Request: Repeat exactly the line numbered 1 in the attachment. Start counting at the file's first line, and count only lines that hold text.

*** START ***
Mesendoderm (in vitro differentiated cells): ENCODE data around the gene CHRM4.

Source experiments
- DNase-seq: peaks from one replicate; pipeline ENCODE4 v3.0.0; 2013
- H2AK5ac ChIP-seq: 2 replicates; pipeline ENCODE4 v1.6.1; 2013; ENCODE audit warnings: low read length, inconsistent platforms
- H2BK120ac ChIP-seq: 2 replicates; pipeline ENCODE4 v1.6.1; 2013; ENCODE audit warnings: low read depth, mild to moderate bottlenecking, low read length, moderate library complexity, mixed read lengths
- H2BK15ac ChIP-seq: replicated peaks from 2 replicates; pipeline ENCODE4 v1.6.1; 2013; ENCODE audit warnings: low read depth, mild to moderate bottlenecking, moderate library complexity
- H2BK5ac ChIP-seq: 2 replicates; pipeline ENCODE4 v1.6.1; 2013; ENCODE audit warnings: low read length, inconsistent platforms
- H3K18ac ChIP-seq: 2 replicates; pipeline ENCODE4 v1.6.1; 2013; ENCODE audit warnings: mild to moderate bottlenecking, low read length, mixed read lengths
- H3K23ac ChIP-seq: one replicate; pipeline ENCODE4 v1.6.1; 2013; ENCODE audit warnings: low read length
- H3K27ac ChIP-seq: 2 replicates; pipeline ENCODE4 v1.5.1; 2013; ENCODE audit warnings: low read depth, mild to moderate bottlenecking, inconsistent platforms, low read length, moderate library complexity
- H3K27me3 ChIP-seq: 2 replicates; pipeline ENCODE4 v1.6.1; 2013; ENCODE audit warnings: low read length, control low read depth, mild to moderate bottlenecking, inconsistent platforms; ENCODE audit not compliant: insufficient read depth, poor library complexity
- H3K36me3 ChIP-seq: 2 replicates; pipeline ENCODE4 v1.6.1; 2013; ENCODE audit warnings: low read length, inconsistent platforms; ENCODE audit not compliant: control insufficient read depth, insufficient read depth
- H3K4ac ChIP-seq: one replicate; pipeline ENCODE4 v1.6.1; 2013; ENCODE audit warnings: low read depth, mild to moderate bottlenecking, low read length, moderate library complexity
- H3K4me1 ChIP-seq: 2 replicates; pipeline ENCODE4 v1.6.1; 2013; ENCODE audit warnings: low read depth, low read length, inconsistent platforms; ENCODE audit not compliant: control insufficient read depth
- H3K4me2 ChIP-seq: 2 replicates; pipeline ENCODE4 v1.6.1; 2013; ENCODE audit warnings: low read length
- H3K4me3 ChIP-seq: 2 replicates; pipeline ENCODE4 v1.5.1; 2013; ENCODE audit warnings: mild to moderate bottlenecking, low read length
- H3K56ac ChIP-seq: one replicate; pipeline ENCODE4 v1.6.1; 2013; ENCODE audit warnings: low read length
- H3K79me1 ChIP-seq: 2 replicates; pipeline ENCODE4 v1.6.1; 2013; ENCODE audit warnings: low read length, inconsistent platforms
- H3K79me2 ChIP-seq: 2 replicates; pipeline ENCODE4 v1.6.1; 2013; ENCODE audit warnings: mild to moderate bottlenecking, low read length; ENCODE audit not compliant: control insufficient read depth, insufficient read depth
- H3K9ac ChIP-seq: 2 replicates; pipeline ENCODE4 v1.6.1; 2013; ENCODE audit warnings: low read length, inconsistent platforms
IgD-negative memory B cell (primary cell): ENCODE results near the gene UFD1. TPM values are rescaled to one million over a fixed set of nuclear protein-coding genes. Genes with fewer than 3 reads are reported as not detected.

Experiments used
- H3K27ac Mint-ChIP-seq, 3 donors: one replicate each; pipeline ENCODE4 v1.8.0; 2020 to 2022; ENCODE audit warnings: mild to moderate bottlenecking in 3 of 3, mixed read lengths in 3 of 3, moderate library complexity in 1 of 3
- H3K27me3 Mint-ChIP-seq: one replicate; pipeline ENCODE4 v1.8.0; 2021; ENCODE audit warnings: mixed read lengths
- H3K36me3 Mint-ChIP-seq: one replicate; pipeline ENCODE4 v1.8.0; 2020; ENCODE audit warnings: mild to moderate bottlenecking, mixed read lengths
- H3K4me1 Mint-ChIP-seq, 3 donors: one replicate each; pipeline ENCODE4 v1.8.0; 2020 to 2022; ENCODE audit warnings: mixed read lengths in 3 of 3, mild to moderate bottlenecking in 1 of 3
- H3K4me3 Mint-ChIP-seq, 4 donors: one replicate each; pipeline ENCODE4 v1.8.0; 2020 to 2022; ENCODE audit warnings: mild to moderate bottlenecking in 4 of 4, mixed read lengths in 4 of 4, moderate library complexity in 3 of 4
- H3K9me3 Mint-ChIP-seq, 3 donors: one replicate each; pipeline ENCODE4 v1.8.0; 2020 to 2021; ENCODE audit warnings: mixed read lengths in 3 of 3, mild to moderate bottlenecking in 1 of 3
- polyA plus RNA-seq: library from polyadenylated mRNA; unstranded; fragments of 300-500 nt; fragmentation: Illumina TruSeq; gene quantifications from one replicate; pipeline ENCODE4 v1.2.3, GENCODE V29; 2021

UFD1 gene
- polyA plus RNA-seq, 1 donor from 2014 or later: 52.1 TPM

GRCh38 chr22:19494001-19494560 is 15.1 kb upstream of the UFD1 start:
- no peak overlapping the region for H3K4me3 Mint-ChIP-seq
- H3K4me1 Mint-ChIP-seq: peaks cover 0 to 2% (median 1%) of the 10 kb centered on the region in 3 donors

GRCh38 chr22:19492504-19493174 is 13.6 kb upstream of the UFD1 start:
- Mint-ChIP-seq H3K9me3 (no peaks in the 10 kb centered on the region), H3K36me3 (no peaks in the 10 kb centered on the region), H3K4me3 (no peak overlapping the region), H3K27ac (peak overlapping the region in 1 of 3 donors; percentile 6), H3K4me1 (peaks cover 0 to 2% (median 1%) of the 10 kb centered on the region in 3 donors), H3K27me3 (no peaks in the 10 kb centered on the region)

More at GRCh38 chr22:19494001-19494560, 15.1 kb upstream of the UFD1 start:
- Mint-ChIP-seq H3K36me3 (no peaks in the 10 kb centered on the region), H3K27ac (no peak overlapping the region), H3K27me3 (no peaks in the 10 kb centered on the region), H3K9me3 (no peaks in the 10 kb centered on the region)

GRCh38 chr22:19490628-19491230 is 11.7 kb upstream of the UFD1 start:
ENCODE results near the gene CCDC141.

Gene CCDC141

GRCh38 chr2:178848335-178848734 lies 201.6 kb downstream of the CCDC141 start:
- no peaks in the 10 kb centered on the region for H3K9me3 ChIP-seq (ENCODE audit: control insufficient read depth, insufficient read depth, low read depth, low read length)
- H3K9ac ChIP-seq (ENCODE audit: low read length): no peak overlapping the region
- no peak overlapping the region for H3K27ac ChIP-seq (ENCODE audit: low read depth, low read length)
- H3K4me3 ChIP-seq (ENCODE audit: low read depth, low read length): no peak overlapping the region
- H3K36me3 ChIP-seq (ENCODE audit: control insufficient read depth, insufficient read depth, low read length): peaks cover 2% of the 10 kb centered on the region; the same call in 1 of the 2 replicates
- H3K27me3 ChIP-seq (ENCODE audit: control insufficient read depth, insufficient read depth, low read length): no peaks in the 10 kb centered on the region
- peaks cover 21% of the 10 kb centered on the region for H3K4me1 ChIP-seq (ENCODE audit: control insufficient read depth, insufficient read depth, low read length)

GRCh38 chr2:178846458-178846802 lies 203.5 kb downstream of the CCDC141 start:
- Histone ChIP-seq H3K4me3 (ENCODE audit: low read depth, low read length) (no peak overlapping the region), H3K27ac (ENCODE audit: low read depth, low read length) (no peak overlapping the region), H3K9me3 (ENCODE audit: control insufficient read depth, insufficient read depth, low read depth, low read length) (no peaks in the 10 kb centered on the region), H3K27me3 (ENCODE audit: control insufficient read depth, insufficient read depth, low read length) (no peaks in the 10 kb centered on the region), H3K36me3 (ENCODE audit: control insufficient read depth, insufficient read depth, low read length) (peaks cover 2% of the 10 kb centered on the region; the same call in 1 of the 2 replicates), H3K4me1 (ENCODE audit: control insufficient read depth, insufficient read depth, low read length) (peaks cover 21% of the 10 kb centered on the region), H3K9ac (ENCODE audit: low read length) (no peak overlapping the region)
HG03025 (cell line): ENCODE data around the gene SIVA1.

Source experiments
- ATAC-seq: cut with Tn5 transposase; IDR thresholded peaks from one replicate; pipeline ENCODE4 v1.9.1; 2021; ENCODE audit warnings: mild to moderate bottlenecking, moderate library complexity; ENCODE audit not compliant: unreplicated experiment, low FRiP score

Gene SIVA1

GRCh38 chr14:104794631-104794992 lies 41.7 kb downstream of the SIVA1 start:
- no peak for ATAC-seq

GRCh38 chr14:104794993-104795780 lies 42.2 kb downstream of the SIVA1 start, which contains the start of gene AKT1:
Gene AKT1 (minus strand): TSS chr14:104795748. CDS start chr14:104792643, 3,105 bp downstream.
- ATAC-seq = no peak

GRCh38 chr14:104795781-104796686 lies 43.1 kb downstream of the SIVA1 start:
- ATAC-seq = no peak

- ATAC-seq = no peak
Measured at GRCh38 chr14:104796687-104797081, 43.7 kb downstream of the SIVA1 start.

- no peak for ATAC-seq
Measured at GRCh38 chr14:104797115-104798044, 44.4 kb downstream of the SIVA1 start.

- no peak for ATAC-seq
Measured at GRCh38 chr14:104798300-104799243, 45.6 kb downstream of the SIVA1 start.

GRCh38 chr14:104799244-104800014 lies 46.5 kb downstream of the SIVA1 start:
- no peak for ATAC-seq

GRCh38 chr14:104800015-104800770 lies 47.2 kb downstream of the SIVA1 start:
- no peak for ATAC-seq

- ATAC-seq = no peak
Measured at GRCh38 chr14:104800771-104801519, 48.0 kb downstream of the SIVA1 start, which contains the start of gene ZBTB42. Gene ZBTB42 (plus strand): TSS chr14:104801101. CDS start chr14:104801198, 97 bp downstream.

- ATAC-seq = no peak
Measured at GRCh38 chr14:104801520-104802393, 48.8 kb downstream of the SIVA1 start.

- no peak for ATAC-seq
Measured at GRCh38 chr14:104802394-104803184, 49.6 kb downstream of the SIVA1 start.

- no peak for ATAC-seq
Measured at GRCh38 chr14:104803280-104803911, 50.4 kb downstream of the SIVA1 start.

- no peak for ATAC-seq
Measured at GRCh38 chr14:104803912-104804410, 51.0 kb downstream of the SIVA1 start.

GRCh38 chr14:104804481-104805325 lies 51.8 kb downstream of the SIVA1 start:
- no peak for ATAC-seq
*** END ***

Mesendoderm (in vitro differentiated cells): ENCODE data around the gene CHRM4.